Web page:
What is mānuka honey?
New Zealand mānuka honey is produced by bees collecting nectar from the mānuka plant (Leptospermum scoparium). Mānuka plants can be found growing throughout New Zealand.
Making sure it's authentic NZ mānuka honey
Our reputation for honey production and export rests on the integrity of our products and the credibility of our systems.
In December 2017, the Ministry for Primary Industries (MPI) finalised a robust scientific definition that can be used to authenticate whether a particular honey is New Zealand mānuka honey.
We've also introduced requirements to:
- improve how bee products are traced through the supply chain
- make sure New Zealand bee products comply with importing country requirements.
Why the rules are needed
The science definition for mānuka honey is essential to maintain New Zealand's premium position in overseas markets. It will also help the continued growth of our export honey industry. It's important:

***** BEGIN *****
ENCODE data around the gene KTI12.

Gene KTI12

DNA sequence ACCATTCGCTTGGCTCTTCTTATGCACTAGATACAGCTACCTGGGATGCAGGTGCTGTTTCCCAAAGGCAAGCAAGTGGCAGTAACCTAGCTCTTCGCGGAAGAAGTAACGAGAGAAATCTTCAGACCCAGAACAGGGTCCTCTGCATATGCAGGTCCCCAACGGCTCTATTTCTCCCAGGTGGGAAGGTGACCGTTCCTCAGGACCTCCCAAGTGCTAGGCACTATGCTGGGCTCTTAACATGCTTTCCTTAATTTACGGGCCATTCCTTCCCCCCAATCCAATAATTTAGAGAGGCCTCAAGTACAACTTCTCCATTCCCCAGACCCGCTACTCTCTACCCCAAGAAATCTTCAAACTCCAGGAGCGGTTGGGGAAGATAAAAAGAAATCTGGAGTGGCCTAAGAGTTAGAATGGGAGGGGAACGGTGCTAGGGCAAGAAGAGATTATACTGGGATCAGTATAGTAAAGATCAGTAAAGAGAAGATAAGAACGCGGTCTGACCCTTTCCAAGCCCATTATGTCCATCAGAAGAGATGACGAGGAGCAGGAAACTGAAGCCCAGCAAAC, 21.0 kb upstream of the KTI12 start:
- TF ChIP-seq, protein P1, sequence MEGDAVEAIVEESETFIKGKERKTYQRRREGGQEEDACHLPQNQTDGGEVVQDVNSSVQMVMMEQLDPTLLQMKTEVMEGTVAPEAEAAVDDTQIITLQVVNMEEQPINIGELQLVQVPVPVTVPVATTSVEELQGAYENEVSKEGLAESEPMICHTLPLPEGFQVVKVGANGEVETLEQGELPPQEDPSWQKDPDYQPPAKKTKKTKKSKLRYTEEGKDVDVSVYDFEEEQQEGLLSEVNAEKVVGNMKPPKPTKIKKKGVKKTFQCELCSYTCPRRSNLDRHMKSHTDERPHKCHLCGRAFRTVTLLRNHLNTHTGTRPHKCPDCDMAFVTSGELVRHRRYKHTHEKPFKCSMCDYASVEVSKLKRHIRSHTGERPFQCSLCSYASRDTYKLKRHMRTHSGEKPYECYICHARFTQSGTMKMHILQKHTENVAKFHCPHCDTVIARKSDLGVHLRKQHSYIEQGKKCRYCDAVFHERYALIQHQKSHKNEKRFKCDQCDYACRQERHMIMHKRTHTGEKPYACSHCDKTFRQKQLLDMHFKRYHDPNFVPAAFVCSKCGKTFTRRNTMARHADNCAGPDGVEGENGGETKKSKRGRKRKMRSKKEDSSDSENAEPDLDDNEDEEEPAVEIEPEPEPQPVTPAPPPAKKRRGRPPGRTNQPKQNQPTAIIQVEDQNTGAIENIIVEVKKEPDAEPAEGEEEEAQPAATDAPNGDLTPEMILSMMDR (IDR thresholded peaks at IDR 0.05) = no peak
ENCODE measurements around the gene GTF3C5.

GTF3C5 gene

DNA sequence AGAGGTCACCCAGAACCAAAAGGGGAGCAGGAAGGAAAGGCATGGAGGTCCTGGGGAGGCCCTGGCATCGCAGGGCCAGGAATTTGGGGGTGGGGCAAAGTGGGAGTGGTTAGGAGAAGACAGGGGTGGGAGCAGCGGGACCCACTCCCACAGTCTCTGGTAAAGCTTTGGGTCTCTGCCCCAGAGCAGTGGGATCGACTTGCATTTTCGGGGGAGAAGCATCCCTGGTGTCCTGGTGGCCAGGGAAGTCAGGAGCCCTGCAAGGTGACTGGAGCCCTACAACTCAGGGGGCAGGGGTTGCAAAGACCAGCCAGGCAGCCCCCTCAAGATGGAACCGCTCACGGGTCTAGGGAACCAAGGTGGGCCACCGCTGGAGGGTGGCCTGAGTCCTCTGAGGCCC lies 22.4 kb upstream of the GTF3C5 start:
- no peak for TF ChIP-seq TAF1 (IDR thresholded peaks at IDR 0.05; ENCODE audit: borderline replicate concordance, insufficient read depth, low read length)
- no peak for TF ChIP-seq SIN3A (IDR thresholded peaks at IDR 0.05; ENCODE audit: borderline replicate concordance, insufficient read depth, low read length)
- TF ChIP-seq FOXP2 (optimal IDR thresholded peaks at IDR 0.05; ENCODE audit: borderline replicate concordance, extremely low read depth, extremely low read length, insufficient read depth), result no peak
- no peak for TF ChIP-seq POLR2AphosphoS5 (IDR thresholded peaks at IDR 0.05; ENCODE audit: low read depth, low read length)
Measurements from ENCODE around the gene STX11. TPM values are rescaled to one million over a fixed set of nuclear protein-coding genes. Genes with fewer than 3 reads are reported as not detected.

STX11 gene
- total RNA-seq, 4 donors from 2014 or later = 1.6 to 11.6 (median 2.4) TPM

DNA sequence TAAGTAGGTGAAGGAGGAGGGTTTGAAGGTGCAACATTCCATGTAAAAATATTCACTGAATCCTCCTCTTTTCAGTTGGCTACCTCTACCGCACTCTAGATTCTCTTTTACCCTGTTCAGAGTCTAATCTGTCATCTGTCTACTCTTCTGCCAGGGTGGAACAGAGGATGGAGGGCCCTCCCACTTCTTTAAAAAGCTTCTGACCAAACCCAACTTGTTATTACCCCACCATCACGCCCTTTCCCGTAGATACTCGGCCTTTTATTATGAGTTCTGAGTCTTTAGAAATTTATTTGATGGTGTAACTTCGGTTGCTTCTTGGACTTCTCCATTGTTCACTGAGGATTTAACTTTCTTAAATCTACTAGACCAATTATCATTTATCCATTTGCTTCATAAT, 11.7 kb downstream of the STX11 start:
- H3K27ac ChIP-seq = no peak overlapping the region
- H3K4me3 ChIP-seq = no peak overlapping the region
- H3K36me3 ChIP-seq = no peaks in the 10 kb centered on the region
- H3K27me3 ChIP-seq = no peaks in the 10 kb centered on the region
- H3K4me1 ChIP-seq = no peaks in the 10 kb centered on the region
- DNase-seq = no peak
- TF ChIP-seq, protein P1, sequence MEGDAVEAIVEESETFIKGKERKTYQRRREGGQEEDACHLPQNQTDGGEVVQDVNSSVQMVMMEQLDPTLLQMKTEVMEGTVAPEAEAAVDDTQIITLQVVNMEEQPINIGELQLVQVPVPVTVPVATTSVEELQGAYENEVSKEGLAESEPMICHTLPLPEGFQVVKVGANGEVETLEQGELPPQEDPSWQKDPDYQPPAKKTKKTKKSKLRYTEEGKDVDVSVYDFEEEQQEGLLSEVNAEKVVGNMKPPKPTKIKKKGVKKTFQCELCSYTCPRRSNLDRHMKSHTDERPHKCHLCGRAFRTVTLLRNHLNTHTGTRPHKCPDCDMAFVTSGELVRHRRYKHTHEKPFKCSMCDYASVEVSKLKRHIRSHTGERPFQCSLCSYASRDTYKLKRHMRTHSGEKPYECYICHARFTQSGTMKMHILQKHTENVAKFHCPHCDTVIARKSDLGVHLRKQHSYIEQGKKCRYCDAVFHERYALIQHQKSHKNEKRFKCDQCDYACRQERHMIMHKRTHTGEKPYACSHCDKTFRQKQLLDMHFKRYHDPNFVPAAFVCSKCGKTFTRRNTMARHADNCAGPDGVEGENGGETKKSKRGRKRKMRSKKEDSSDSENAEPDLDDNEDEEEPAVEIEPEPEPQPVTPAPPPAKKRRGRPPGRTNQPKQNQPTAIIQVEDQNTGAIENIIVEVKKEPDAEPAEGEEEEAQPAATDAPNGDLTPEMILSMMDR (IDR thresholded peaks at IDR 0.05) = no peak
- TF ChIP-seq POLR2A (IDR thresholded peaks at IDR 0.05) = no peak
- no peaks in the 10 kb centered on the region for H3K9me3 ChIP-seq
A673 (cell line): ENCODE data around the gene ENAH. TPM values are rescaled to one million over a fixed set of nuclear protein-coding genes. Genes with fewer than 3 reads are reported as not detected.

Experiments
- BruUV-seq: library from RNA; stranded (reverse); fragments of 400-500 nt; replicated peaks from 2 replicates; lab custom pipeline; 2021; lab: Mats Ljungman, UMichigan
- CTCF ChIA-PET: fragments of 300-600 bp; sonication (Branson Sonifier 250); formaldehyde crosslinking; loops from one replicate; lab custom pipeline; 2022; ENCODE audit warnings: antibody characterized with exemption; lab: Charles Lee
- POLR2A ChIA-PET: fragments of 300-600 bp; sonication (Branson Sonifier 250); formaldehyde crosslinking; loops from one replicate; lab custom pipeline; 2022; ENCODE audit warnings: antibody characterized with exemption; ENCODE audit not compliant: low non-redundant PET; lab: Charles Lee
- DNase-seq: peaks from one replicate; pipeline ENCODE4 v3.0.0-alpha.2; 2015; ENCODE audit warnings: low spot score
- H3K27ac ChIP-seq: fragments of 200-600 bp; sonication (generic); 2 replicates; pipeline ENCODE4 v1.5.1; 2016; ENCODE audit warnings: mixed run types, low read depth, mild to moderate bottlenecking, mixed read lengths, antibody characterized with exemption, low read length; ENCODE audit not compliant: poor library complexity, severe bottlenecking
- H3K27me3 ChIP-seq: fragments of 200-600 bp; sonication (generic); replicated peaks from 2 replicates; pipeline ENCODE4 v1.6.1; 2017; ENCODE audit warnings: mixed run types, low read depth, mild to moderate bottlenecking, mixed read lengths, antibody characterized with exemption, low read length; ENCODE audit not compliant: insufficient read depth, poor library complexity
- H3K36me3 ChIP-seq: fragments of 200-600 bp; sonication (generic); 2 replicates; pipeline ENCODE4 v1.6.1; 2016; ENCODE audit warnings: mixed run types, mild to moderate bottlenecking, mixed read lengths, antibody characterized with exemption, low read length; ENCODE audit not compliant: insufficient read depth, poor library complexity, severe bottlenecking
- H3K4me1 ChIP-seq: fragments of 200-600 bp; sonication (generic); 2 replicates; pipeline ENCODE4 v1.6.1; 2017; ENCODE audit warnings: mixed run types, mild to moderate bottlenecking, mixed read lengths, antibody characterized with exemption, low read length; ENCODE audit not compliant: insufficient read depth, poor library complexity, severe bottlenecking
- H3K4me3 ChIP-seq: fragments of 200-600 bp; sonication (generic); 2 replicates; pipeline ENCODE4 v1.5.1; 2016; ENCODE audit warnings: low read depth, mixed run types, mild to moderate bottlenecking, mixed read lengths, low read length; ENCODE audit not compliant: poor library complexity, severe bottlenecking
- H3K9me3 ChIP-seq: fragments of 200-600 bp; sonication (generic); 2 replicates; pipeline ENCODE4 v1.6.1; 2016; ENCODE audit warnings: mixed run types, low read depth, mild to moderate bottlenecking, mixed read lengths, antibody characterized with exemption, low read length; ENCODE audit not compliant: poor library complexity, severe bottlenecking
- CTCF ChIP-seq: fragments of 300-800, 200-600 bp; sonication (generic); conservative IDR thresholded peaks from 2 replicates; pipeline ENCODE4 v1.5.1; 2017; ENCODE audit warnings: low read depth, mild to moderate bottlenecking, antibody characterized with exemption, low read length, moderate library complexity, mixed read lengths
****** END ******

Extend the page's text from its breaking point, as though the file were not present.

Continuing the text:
- that overseas regulators have confidence in the assurances we give them about New Zealand mānuka honey
- consumers in export countries are confident they're getting genuine mānuka honey.
If not, our access to markets could be put at risk or we may lose the premium prices our bee products command overseas.
Find out more
Tests to authenticate mānuka honey
All honey labelled as mānuka for export must be tested by an MPI-recognised laboratory to make sure it meets the mānuka honey definition.
This definition is made up of a combination of 5 attributes (4 chemicals from nectar and 1 DNA marker from mānuka pollen). This allows industry to:
- separate mānuka honey from other honey types
- identify it as either monofloral or multifloral mānuka honey.
Infographic: Mānuka honey science definition [PDF, 3.6 MB]